Entrances and Framing

Advancements in Commercial Entrances and Framing

07:04:44 AM on 03/24/2010

In my last post I mentioned the increased energy efficiencies of buildings and the security of building and entrance doors.  This time I'll take a quick look at the framing we commonly call storefronts.  The same issues of improved thermal performance and building security are on the minds of architects and owners for all glass areas not just the entrance doors.

We've come a long way in improving thermal performance relative to framing.  We have gone from an aluminum frame with 1/4" glass, to an aluminum frame with 1" insulating glass. From there we moved to an aluminum frame with a polyurethane Pour & Debridge thermal break with 1" insulating glass to an aluminum frame with a polyamide strut thermal break with 1" insulating glass. All these improvements have taken place over the course of approximately 40 plus years.  And, the thing is, we keep trying to improve the performance of the aluminum frame. In most cases, the entire opening is usually controlled by the glass infills as it generally consists of up to 85% of the opening.  With the aluminum framing thermal break technology and high performance glass of today, are we at the limits of what we can expect for overall system thermal performance?  I have an opinion. What’s yours?


Cross section of non-thermal Trifab® VG (VersaGlaze®) 450 framing with 1/4" glass shown at left and thermal Trifab® VG (VersaGlaze®) 451T framing shown at right with polyurethane pour and debridge thermal break highlighted in red.

Click image to enlarge >

Storefront framing and security - how do they go together?  Over the years we have gone from aluminum frames with annealed glass to aluminum frames with laminated glass to meet requirements of smash and grab, bullet resistance, hurricane resistance and blast mitigation. All these can be accomplished with the use of aluminum frames and a variation of a laminated glass product.  Even though the details may look similar, a piece of laminated glass structurally siliconed into an aluminum frame; the design and performance varies greatly.  A good hurricane resistant design may not necessarily equal a good blast resistant design, nor does a good bullet resistant design necessarily equal a good blast mitigation design. The bottom line is that aluminum storefront framing systems combined with the correct glazing can equal building security for its occupants.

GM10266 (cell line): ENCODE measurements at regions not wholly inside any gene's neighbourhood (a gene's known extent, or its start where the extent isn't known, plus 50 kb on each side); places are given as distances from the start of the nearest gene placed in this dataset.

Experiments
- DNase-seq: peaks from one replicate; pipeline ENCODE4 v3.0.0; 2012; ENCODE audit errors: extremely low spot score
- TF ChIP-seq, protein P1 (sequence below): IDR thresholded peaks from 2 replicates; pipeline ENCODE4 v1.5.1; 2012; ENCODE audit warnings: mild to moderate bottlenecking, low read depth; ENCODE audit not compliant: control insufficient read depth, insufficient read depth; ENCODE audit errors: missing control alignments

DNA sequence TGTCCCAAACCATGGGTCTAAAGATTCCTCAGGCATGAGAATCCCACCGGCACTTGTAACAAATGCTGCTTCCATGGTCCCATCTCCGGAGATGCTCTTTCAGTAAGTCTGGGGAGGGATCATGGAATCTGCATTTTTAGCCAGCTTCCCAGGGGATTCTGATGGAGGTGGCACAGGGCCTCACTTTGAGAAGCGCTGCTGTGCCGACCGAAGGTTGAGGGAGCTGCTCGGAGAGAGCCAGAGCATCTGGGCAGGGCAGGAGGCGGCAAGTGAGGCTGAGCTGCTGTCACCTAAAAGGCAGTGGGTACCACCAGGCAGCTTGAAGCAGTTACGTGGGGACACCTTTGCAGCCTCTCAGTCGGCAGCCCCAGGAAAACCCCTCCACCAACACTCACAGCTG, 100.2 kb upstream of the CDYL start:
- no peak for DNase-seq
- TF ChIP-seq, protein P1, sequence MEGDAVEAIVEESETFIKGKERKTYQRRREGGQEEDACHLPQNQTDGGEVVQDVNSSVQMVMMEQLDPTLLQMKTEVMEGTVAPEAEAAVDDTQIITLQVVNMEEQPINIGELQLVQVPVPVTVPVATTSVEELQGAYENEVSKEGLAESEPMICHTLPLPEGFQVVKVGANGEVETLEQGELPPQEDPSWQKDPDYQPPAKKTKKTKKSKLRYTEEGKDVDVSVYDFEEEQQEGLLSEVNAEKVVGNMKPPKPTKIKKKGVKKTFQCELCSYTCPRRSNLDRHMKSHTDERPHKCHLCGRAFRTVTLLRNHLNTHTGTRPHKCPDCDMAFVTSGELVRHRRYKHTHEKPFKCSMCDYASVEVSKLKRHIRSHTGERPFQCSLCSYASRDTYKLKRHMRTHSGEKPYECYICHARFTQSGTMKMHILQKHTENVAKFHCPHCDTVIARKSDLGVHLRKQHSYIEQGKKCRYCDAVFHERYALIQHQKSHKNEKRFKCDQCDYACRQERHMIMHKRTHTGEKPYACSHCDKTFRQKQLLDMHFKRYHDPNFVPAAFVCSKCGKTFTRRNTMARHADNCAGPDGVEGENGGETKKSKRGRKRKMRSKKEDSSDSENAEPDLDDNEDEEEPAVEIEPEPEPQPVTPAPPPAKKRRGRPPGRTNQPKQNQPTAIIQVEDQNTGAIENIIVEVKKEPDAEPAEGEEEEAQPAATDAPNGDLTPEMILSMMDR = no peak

Now that I've shared a few more thoughts with you, I would like to know what you think. Do you think aluminum framing will continue to meet the challenging needs of building energy efficiencies and security moving forward? What changes do you see coming for future entrance and framing designs?


Donnie Hunter
Product Manager
Storefronts, Entrances and Framing



Hi Donnie,

I am a building engineer in Reston Va, and we are currently completing the spec pac for two store front renovations at our Community centers. Our engineers have specified Kawneer doors which I like. However the have not specified type which ultimately leaves that up to the contractor which I do not like.

Since I am ultimately going to be responsible for these doors I would love some feed back as to what you think the right application would be. We have (1) center with three sets of ADA double doors (automatic) (6') each with one solid store front (curtain wall). Both sections under cover from elements however building was buit in the 70's and is solid concrete with no insulation. (2) building Has (2) separate 6' openings with side lights not covered as much and next to a large lake. Which experiences alot of wind tunnel effects. You have mentioned previous applications and glazing types I would like to know what you would recommend in these two applications.

Thank You,\




Thank you for your question regarding our storefronts and entrances. Applications like community centers typically require products designed for high traffic flow; our 350/500 Heavy Wall™ Entrances or 350/500 Tuffline® Entrances are designed to meet these rigorous demands. That said, more information and project specific drawings regarding your situation can help Kawneer recommend product solutions that would most accurately address your needs. To ensure the most appropriate solution, I recommend you contact our Architectural Services Team (AST) and have them review your needs so they can analyze the requirements and recommend options tailored for your project. The AST is dedicated to providing technical and product application assistance for individual projects and you can reach the AST toll free at 1.877.767.9107.

Thanks for your comment and consideration of Kawneer products.

Donnie Hunter


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